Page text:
Monday, October 6, 2008

Yankee Stadium, children, and the woods

This blog is about teaching, and specifically it's abut me attempting to teach. I've come across plently of "education" blogs that end up being primarily NOT about teaching or education, but about politics or current events or race relations or other such issues of the day.

This blog -- is about teaching. Period.

However, from time to time, I will post something that is only tangentially related to teaching or ... maybe once in a while, not at all apropos to the subject in the least bit. This is one of those posts.

1) Yankee Stadium
On Friday, the wife and I (and sister-in-law) took a tour of Yankee Stadium. I've been a rabid, silly fan of the Yanks since the age of 8. I've been going to Yankee games longer than some of the kids I'll be teaching will have been alive. Almost twice as long, depending on which grade I end up in. I would guess I've been to over 300 games there -- but I'd never been on a tour of the stadium. It was excellent. We got to walk out onto the field, along the warning track, sit in the dugout. THE DUGOUT! Where Jeter sits! Where Mantle sat! The wife stole a bunch of dirt from the warning track and shoved it in a baggie in her pocket. The stadium will be missed.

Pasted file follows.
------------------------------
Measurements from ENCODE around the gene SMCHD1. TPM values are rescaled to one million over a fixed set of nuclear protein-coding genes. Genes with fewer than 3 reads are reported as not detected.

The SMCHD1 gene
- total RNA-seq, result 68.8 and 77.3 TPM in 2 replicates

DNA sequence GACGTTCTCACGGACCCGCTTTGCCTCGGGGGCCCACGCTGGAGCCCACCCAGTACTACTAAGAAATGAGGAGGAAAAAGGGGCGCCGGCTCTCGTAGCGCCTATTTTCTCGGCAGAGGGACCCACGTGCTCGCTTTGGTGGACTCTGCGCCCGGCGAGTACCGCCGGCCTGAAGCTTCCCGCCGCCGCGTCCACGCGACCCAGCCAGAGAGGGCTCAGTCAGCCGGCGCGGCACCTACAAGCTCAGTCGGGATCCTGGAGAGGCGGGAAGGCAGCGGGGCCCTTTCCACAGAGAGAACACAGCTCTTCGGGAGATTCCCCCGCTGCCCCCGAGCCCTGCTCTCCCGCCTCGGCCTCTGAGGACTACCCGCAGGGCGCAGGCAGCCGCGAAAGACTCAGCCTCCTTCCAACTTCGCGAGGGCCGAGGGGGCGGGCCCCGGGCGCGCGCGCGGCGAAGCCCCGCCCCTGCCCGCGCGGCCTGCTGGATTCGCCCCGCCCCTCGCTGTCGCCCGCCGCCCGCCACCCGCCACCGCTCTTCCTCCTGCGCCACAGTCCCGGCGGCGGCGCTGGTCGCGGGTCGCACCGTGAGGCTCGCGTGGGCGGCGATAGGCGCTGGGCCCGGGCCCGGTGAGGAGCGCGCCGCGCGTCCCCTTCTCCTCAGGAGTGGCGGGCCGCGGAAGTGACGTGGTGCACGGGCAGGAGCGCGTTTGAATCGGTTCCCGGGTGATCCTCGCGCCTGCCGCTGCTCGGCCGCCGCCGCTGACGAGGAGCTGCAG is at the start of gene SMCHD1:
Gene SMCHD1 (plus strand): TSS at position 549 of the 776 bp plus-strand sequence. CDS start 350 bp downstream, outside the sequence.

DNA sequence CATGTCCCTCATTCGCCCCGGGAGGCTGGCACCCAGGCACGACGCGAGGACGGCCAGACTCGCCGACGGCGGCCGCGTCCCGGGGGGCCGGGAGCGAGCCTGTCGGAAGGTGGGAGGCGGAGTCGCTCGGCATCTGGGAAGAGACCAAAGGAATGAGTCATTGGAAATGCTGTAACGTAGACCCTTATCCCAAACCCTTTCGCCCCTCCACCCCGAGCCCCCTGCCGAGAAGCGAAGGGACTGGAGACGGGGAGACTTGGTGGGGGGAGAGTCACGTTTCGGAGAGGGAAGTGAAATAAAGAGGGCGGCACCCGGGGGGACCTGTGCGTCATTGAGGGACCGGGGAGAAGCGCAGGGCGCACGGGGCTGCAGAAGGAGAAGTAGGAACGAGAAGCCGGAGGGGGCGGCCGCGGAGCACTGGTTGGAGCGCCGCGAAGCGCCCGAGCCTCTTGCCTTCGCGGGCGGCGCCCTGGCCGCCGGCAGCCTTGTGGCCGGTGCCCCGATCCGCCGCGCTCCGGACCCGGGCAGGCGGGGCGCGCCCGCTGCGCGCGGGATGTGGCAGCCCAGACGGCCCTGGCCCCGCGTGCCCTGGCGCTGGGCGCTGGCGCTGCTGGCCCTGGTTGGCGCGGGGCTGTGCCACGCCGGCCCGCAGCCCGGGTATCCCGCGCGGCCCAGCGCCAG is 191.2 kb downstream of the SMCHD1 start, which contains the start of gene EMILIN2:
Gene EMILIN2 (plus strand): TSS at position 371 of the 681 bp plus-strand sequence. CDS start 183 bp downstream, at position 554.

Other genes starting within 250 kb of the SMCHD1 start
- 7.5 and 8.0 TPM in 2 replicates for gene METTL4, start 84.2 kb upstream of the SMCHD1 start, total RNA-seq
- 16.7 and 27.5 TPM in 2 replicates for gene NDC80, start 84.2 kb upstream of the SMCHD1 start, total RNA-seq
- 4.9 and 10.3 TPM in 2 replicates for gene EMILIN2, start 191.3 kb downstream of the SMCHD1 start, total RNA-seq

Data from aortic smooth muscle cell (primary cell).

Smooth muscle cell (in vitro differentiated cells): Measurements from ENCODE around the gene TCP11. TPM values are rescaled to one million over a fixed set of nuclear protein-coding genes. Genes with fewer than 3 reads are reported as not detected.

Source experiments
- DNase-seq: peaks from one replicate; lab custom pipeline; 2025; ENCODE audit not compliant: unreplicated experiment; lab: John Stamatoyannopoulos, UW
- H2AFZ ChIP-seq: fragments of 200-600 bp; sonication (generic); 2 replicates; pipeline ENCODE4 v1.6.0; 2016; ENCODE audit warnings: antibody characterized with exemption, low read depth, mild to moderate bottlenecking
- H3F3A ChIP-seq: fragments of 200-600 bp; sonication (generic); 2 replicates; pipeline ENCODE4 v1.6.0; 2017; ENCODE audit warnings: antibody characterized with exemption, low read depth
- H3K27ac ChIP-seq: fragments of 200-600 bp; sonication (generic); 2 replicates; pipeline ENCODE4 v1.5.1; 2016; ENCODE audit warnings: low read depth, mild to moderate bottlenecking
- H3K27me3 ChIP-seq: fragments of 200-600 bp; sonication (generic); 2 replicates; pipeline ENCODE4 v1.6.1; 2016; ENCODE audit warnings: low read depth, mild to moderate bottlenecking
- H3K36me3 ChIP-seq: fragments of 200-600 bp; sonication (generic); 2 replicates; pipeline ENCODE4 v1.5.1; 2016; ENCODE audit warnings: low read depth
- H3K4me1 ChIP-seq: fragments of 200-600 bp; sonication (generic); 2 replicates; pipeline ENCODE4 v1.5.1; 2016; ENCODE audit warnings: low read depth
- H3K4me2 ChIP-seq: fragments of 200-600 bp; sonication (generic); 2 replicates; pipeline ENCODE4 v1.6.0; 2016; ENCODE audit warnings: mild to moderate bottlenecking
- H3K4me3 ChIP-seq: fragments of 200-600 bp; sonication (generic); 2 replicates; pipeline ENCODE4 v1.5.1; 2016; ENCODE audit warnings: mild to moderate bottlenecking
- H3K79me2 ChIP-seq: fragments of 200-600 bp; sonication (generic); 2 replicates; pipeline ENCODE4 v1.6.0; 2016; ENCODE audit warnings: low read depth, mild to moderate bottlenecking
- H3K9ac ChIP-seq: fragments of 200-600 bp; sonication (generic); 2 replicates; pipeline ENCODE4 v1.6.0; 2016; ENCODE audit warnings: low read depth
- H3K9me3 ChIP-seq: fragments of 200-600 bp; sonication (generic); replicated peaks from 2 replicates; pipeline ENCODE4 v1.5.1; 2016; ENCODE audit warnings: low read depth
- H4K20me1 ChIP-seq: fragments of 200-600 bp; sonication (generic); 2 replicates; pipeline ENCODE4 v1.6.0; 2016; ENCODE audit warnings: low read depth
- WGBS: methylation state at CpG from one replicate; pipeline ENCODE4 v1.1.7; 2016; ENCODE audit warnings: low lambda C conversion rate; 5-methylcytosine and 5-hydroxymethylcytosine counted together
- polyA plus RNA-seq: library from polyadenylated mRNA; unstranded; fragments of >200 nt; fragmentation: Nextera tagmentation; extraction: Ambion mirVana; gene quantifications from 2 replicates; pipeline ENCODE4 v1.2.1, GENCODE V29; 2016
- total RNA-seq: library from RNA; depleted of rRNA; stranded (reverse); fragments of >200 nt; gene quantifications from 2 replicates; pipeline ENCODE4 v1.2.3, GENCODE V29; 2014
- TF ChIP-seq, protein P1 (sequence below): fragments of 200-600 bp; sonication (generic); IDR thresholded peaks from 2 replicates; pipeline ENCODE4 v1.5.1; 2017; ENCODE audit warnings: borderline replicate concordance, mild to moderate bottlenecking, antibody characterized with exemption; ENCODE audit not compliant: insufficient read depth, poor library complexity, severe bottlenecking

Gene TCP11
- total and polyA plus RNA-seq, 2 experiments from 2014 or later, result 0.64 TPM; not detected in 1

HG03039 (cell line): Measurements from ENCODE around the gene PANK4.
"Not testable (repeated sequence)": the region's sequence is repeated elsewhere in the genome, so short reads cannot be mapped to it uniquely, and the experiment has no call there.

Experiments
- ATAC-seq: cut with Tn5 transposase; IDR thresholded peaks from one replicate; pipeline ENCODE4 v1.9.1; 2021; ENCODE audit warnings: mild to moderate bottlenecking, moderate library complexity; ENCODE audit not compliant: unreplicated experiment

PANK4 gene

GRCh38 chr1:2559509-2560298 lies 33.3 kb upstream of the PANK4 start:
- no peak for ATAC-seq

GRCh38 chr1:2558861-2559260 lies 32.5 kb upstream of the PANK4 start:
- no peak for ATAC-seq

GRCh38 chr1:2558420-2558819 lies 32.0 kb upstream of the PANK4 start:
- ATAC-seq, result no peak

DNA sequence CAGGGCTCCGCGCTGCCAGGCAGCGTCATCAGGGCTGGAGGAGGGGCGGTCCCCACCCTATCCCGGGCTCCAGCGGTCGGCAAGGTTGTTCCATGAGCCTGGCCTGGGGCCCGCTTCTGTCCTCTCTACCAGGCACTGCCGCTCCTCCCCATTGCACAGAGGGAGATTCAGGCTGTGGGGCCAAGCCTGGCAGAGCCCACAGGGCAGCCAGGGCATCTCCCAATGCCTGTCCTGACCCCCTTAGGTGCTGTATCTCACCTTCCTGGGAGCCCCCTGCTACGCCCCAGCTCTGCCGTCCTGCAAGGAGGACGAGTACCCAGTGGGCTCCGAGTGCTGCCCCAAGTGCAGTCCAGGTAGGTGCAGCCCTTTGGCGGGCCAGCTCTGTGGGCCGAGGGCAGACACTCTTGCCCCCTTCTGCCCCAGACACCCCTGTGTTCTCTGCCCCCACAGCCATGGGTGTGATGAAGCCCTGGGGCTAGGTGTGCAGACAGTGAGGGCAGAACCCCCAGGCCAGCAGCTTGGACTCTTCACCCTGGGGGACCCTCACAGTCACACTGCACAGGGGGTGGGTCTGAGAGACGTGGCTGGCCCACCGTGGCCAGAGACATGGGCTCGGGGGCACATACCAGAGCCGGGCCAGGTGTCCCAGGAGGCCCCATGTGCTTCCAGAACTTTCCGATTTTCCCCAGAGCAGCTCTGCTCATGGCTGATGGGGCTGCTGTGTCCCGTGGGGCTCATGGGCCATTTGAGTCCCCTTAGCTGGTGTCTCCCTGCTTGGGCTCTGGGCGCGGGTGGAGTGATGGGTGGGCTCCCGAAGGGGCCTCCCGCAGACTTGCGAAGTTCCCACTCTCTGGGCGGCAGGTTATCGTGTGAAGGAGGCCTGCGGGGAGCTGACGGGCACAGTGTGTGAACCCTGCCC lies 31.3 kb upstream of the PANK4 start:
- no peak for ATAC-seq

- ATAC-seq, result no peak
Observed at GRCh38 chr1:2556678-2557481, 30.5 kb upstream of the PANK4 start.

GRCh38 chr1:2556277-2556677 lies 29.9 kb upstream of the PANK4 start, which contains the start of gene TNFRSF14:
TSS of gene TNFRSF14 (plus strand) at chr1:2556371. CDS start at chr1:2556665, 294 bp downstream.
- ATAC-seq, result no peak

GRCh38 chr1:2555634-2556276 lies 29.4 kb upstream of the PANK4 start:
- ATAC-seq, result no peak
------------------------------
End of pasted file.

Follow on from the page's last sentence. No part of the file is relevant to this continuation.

2) children
We also went up to the Adirondacks this weekend for a big family hoo-haa (the wife's family, not mine). There are tons of little'ins on her side. Lots of 'em. Tons. Scurrying around like rabid little honking squirrels. There's something about the unconditional love and trust you get from kids. It's makes the world seem not so awful.

3) the woods
I'll skip all the Thoureau quotes and just say that spending a weekend up in the middle of nothing, on the shore of a deserted lake, with a ton of awesome, loving family, puts all of your real-life decisions in perspective.


Jose said...

You know I love the Yanks (and I got the quote as soon as I read it). Interesting that you mention education blogs, because I've always found that we do need more people writing about their lives as teachers. Unfortunately, now that we DO have as many teachers writing about just teaching, we never get to see a little more about their lives that inspire them to get in that classroom. People don't come into teaching because of the professional side of it. They come into it with a decided social lean.

With that said, you bring up a good point and some blogs get a little tired when they're not really talking about education. Nonetheless, keep doing what you do. Good to see you accumulate readers.

Bronx2020 said...

Thanks for the word of encouragement Jose. The tour of Yankee stadium was amazing and fun and thrilling, but somber in a strange way, almost like an Irish wake.

And as to education blogs needing a bit of the every-day in them, I agree. I think people writing about teaching should shed some light into the parts of their life which affect or are affected by teaching. However, I'm so tired of listening to (and reading) these rants people have that are really apropos of nothing. I care about a teacher's thoughts on world events as much as I care about Bono's or Madonna's -- which is to say, not at all.

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